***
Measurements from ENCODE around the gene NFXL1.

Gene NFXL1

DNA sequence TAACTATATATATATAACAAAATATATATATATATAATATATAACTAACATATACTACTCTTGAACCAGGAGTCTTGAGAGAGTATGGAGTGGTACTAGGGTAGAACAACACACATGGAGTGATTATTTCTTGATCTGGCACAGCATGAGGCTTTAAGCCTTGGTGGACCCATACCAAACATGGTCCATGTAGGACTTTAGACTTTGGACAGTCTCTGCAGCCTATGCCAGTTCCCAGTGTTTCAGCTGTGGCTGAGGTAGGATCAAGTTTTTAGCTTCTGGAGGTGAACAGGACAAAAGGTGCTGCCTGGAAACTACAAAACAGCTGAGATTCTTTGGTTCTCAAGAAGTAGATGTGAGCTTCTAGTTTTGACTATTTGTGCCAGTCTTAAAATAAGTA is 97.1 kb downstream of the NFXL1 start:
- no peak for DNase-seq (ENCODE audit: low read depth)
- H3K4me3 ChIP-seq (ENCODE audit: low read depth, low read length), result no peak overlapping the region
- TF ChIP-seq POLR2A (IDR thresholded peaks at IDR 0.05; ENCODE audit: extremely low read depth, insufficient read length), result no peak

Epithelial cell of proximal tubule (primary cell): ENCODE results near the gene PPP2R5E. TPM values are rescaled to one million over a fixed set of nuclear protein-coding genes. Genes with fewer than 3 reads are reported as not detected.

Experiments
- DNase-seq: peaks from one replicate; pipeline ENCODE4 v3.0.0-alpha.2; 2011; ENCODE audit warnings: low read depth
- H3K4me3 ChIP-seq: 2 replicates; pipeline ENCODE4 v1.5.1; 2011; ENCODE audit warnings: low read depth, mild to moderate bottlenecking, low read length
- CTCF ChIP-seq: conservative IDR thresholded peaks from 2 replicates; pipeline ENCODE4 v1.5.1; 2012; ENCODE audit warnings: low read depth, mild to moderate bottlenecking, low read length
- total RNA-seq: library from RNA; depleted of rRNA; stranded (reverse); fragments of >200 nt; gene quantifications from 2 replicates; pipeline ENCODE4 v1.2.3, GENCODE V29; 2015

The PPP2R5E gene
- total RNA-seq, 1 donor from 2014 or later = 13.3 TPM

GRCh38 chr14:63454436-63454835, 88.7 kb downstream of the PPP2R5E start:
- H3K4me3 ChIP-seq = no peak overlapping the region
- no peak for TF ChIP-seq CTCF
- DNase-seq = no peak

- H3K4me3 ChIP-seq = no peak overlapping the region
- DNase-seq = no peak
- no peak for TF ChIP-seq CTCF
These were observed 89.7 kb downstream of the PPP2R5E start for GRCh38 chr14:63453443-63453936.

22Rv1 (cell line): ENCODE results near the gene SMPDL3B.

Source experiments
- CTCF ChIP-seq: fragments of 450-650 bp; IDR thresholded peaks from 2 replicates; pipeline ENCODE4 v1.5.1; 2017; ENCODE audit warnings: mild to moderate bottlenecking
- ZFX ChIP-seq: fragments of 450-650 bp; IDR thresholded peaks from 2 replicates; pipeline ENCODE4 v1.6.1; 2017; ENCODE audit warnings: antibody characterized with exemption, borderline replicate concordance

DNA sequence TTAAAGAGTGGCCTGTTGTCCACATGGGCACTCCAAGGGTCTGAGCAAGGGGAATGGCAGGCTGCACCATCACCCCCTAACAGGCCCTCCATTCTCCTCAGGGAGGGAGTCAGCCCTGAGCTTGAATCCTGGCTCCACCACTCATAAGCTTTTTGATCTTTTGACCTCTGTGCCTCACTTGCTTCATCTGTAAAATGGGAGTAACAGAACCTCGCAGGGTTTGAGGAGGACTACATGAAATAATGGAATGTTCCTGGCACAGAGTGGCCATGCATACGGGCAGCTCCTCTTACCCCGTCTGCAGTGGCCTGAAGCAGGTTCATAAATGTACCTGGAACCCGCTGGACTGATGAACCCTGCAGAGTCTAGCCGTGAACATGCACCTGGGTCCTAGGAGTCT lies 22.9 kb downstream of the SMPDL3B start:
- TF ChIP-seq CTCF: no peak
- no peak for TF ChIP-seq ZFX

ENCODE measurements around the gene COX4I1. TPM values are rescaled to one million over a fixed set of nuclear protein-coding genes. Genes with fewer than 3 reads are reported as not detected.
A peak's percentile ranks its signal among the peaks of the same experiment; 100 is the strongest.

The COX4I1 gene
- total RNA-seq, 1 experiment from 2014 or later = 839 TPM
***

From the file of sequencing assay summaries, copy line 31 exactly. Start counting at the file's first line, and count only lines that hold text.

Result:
A peak's percentile ranks its signal among the peaks of the same experiment; 100 is the strongest.